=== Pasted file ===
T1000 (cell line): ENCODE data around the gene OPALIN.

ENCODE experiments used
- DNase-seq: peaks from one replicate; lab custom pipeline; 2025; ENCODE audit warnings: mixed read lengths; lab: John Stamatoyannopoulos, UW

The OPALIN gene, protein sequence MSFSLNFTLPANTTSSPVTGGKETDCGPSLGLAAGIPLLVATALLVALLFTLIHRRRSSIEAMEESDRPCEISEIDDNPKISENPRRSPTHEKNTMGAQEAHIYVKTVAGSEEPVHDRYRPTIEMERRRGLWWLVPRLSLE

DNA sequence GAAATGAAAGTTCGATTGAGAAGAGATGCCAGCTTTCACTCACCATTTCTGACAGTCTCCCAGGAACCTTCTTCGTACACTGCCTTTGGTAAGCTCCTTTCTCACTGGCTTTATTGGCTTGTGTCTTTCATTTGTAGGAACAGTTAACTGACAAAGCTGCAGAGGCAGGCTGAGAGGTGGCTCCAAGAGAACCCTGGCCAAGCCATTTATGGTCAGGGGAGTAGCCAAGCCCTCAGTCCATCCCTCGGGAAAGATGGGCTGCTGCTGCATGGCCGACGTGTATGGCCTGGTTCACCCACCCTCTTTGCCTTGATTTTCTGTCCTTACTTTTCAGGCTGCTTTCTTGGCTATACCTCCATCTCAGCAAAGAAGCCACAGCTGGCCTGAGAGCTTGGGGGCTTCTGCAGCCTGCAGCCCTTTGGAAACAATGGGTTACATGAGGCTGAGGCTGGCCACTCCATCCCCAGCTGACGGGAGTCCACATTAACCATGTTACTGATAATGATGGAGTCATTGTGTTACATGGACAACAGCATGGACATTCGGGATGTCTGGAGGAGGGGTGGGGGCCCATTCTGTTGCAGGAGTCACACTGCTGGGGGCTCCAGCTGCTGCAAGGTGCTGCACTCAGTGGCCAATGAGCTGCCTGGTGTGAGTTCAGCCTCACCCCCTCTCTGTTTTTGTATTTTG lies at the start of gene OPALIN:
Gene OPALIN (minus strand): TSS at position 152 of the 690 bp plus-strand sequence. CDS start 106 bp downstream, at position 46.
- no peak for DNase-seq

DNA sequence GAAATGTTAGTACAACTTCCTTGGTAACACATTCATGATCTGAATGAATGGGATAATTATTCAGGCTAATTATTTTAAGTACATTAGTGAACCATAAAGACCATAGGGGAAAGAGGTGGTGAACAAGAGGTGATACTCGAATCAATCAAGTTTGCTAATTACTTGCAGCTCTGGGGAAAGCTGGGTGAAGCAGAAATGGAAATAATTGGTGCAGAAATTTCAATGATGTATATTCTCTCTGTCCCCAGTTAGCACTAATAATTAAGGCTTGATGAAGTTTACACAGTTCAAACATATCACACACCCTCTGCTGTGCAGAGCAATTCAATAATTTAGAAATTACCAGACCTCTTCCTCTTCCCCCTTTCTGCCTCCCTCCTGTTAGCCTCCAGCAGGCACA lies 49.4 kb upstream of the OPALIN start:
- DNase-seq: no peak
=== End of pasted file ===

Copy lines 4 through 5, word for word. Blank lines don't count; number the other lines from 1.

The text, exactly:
The OPALIN gene, protein sequence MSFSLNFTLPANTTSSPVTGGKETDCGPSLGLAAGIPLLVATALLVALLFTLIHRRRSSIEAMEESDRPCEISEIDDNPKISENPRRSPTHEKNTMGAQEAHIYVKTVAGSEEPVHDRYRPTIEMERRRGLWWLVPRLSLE

DNA sequence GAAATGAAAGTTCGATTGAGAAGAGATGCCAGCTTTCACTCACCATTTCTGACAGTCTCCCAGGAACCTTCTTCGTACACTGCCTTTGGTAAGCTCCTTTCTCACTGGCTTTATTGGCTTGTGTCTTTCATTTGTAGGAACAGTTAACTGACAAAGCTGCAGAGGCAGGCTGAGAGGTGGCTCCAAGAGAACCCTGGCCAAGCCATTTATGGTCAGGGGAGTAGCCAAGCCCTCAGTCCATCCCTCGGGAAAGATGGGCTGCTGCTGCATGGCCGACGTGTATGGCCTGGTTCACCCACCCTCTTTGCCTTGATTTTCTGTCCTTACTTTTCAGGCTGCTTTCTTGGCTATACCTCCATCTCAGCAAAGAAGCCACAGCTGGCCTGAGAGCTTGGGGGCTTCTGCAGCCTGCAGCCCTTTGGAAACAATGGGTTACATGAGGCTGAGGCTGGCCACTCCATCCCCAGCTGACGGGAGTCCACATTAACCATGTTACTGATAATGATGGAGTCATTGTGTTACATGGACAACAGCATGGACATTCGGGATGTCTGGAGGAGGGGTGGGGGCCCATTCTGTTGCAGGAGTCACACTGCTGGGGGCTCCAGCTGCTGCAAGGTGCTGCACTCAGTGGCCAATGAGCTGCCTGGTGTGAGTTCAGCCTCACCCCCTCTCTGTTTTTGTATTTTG lies at the start of gene OPALIN: